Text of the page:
Johnny Raper was one of rugby league’s great characters and to some the sport’s greatest player.
He died aged 82 after a long battle with illness.
A rugby league Immortal for his heroics with Newtown, St George, New South Wales and Australia, Raper was an icon of the sport for over half a century and will remain so as long as the game is played.
Born in Revesby in 1939, Raper played his junior football with Camperdown before he was graded with Newtown in 1957.
After two seasons with the Bluebags as a five-eighth, Raper transferred to St George for 1959. The Dragons had already won three straight premierships when he arrived, but Raper fit in immediately among their galaxy of stars.
In the space of one magical year, Raper made his interstate debut for New South Wales, his Test debut for Australia and played a major part in the Dragons’ unbeaten premiership campaign.
From there, the glories came thick and fast.
Skilful and quick enough to play in the centres or at five-eighth, Raper’s true home was at lock forward, where he matched his attacking brilliance with a reputation as a rugged defender, with a particular gift for cover tackles.
After his breakout 1959 season there was no glory that eluded Raper over the rest of his glittering career.
He was part of each St George premiership from 1959 to 1966, and along with fellow Immortals Reg Gasnier, Norm Provan and Graeme Langlands, he helped continue the greatest club dynasty Australian rugby league has ever known or will ever know.
Raper was an automatic selection for New South Wales, pulling on the sky blue jersey on 31 occasions and was often at his best in the representative arena, especially for Australia.
In 39 Test matches (and 35 tour games) for his country, Raper’s play was nothing short of remarkable.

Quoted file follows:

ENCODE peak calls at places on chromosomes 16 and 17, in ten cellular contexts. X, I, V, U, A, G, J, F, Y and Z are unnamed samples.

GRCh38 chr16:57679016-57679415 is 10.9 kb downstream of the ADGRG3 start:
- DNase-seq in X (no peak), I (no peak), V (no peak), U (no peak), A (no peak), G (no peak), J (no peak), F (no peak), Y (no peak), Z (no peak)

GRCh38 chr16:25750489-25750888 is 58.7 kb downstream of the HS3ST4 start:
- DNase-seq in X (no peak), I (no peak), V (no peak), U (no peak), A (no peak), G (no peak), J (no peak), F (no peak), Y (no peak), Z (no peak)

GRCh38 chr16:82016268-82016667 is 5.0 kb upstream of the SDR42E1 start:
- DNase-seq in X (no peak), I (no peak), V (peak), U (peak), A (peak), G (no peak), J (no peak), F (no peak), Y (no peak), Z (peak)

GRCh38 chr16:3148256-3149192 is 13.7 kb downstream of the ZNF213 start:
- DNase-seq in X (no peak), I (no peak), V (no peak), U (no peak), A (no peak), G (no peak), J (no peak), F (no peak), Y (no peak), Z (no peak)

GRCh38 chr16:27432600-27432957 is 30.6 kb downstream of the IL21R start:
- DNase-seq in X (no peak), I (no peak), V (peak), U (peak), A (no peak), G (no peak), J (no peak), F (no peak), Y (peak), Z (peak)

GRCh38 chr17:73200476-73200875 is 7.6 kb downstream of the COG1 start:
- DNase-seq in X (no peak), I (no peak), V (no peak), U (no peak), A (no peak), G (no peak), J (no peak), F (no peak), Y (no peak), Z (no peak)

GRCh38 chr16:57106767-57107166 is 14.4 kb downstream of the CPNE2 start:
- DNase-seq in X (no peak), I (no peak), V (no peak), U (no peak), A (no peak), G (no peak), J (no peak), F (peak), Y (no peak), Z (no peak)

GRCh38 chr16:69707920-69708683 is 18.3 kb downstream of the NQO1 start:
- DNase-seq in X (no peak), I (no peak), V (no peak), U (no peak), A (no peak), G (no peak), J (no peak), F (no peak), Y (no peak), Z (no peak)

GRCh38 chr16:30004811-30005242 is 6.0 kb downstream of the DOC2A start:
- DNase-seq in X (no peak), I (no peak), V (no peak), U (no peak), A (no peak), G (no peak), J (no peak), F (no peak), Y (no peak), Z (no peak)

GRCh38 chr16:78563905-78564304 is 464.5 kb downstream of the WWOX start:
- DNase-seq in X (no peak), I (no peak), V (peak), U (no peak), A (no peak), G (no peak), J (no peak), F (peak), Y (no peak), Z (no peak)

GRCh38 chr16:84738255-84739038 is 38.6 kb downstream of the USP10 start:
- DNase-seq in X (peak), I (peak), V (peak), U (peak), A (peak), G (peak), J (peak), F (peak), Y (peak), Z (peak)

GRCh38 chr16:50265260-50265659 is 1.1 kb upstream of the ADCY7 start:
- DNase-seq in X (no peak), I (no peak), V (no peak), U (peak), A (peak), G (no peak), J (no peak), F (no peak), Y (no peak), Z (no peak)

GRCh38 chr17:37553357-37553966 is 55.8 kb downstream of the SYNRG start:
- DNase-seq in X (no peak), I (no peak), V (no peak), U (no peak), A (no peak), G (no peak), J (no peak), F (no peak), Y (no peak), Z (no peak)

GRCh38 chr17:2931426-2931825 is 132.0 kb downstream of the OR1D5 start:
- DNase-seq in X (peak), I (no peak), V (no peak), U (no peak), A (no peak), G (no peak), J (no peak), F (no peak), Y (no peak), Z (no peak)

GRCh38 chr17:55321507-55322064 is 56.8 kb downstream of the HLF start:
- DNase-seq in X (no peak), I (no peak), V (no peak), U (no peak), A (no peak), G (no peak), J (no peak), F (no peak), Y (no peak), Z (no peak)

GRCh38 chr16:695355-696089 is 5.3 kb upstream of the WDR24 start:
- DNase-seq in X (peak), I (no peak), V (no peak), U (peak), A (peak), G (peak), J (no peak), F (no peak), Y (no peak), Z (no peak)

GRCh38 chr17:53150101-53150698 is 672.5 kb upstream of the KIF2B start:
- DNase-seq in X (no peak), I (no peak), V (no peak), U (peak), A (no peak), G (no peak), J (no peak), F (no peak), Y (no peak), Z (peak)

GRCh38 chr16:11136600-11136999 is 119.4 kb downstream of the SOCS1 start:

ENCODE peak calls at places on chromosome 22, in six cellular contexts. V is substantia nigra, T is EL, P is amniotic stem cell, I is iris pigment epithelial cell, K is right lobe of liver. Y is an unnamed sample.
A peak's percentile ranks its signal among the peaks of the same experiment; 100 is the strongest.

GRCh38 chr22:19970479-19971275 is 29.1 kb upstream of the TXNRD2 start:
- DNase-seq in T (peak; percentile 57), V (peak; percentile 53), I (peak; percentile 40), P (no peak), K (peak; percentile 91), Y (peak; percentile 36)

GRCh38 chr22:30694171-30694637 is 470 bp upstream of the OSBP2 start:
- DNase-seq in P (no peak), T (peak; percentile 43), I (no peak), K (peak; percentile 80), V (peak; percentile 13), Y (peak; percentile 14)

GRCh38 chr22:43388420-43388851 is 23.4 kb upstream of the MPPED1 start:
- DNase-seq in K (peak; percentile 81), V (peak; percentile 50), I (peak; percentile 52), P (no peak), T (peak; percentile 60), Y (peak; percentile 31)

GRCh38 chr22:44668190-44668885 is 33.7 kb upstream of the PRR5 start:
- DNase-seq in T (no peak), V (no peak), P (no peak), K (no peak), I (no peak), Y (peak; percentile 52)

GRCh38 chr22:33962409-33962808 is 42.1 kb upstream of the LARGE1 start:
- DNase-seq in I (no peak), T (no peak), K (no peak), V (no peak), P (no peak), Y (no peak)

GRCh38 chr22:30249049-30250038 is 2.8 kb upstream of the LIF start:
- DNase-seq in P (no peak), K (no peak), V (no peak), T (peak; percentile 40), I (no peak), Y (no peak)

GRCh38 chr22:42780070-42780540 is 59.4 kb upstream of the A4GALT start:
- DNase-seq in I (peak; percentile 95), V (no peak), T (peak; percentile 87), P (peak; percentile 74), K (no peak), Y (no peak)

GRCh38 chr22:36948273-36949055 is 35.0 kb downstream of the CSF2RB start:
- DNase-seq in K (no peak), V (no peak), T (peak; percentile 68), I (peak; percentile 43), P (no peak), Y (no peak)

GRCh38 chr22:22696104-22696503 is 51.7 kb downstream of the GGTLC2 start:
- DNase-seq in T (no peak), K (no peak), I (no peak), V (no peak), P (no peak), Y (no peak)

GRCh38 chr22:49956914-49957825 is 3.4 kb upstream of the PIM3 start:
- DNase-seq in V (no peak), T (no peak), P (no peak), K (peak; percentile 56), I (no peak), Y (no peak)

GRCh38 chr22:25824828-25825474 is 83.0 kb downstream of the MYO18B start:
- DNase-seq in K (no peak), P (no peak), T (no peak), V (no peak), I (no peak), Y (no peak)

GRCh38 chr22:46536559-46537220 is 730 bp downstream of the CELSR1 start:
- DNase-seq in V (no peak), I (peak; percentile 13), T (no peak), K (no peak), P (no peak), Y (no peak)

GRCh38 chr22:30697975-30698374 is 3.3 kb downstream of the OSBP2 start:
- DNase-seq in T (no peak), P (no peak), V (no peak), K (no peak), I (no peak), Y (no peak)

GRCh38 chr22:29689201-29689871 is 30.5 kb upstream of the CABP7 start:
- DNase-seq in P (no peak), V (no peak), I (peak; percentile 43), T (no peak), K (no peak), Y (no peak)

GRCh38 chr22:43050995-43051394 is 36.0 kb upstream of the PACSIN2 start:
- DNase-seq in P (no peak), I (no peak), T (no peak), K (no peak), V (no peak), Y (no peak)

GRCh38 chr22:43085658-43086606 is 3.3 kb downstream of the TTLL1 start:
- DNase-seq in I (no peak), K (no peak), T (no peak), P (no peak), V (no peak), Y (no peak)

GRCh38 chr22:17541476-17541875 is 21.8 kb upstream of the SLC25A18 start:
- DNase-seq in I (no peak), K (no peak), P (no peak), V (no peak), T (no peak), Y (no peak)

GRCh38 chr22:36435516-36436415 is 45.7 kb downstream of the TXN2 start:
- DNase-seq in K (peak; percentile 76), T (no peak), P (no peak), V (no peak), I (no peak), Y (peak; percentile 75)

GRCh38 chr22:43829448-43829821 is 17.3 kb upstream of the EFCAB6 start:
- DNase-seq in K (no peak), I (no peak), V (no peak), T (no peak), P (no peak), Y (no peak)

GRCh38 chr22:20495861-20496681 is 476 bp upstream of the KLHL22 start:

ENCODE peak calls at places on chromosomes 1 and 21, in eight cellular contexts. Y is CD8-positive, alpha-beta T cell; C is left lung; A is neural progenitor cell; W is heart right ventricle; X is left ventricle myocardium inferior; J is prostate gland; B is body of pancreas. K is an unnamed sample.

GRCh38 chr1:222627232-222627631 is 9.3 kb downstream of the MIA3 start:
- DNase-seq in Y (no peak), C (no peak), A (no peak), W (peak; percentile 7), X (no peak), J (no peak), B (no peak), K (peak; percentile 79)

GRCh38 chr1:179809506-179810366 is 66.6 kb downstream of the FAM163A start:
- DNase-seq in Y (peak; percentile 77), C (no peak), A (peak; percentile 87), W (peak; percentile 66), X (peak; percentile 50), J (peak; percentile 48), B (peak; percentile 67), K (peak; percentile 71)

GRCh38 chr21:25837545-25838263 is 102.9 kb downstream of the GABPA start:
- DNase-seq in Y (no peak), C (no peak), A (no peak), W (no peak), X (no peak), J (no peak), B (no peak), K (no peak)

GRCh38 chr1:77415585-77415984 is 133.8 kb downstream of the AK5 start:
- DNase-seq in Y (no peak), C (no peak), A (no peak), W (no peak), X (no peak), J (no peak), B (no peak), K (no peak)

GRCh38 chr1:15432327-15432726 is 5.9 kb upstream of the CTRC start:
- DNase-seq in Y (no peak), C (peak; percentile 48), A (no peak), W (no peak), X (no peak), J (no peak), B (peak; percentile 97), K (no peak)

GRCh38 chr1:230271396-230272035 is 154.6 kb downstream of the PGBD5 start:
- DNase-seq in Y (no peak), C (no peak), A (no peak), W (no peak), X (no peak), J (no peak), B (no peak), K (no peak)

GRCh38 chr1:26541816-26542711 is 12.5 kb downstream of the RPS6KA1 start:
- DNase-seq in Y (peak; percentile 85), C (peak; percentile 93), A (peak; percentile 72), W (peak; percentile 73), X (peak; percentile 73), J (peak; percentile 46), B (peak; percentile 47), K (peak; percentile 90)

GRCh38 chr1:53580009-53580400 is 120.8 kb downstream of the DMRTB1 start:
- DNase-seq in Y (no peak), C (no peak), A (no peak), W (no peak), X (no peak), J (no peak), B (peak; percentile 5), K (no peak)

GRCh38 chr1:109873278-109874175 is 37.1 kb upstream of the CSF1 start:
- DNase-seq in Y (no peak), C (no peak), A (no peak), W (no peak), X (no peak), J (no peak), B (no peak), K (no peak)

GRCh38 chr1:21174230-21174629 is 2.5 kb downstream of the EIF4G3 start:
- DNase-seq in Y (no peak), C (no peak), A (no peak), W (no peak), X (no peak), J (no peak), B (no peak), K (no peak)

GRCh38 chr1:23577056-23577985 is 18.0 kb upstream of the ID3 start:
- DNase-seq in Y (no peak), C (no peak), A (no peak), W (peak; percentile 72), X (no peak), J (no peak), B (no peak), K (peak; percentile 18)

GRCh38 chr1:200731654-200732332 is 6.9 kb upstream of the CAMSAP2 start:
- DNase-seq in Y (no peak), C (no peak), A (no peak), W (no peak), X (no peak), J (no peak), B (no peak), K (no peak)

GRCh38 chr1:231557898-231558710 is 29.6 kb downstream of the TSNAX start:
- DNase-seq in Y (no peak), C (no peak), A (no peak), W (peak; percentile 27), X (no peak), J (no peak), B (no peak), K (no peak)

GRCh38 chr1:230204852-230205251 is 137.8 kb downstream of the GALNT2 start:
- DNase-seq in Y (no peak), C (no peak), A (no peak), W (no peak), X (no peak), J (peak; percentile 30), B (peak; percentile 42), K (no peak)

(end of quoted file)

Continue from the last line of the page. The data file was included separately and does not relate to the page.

Veteran broadcaster Frank Hyde rates Raper’s performance in the infamous “Swinton Massacre”, a 50-12 victory over Great Britain in the second game of the 1963-64 Ashes series that secured an Australian victory on British soil for the first time in 50 years, as the greatest 80 minutes a footballer had ever played.
“When Johnny Raper was born, they not only destroyed the mould, they pulped it. I rate him the finest footballer I have seen,” Hyde said.
Raper toured Britain and France with the Kangaroos three times and captained Australia to victory in the 1968 World Cup final over the French.
He battled on for St George until 1969, before playing five years in the Newcastle competition with Wests Newcastle and Kurri Kurri before hanging up the boots in 1974.
He later coached Cronulla and Newtown and was named one of Rugby League Week’s inaugural Immortals in 1981 alongside Gasnier, Clive Churchill and Bob Fulton.
Raper embraced life off the field with the same exuberance he took into his play.
Renowned for his love of a good time, there are many reports of Raper staying out all night, going for a long road run in the morning and winning man of the match at the SCG that afternoon.
He was infamously accused of walking through the streets of Ilkley in England wearing a bowler hat and nothing else during the 1967-68 Kangaroo Tour – it was a case of mistaken identity, but Raper took it in stride, with the bowler hat becoming his trademark.
Raper’s list of accolades is almost too long to recount but there can be no doubt of his greatness.
In more recent times, Raper was named in the New South Wales and Australian teams of the century and was an inaugural inductee in the Australian rugby league hall of fame.
There was nothing in this sport he did not achieve, and few who saw him had any doubts they were watching not just one of the great players of his time, but one of the great players in the history of rugby league.